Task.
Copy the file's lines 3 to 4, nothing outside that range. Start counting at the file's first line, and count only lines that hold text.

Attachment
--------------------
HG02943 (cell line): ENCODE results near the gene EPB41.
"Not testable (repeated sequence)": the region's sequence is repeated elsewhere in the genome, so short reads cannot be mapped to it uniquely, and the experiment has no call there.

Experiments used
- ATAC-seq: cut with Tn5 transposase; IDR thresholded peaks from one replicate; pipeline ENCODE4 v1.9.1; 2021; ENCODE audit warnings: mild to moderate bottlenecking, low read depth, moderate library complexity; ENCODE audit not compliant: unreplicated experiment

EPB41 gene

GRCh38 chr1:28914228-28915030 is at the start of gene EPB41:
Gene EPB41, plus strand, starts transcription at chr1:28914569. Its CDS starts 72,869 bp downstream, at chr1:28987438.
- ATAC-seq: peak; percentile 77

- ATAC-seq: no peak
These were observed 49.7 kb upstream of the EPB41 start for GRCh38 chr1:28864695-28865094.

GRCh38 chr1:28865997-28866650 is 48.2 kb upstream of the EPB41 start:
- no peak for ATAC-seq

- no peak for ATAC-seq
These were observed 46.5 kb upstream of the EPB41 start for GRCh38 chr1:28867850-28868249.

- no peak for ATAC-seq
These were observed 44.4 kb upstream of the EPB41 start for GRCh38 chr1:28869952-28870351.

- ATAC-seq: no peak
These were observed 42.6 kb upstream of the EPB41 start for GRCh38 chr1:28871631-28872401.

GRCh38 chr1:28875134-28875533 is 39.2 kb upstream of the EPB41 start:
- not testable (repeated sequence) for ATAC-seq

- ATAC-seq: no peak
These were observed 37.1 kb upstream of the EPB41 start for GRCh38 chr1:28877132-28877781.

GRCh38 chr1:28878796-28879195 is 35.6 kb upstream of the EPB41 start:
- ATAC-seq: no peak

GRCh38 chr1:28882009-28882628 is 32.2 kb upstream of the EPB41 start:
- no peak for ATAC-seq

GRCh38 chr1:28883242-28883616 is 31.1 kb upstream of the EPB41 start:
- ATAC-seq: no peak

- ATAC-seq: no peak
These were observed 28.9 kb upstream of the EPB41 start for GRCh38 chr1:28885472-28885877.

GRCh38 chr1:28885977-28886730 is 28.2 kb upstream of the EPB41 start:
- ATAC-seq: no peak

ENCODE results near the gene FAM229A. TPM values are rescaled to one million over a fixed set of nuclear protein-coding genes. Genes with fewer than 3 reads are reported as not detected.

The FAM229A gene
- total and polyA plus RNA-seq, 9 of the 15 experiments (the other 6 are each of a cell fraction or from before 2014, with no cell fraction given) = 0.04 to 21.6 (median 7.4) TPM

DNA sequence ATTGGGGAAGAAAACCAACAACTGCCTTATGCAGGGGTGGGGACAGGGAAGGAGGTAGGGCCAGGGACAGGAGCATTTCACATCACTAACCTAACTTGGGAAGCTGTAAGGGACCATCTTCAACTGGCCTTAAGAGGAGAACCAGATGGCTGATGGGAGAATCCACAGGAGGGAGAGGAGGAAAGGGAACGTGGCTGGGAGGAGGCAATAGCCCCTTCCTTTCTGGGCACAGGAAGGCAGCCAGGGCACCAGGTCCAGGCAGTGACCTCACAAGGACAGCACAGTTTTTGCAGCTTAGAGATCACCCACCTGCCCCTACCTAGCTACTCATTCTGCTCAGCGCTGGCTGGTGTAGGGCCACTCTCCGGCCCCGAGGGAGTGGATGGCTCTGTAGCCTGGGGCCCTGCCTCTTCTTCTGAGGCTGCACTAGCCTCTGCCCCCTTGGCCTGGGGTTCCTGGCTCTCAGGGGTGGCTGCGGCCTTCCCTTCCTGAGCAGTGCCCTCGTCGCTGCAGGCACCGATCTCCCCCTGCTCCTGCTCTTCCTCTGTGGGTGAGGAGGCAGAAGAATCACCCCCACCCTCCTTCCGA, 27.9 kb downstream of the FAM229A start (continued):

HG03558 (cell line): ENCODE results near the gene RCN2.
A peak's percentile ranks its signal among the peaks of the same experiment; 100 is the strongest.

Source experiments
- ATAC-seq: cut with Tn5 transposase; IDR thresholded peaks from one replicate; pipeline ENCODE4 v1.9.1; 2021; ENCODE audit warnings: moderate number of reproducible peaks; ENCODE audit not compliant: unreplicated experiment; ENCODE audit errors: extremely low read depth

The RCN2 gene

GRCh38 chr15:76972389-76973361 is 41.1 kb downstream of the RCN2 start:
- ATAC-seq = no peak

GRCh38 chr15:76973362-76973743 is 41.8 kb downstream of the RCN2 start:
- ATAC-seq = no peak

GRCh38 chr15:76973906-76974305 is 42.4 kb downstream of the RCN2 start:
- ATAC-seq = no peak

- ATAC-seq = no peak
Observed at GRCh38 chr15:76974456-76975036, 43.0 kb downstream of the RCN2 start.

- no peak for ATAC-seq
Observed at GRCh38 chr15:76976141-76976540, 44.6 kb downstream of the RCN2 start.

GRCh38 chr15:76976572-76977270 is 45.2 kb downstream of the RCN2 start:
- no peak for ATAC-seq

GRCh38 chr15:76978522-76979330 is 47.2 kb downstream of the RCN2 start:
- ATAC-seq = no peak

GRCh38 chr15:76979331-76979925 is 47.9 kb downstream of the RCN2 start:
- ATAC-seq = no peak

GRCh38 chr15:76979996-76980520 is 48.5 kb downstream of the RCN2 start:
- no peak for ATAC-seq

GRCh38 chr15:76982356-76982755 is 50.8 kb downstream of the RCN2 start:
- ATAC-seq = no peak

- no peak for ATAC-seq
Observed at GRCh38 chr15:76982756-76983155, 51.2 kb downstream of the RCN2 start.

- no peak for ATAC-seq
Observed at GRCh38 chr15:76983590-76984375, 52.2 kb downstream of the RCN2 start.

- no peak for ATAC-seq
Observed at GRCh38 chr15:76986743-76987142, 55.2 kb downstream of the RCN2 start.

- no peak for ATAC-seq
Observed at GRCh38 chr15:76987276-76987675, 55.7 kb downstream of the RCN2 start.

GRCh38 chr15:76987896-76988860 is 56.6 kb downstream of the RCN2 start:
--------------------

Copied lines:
Experiments used
- ATAC-seq: cut with Tn5 transposase; IDR thresholded peaks from one replicate; pipeline ENCODE4 v1.9.1; 2021; ENCODE audit warnings: mild to moderate bottlenecking, low read depth, moderate library complexity; ENCODE audit not compliant: unreplicated experiment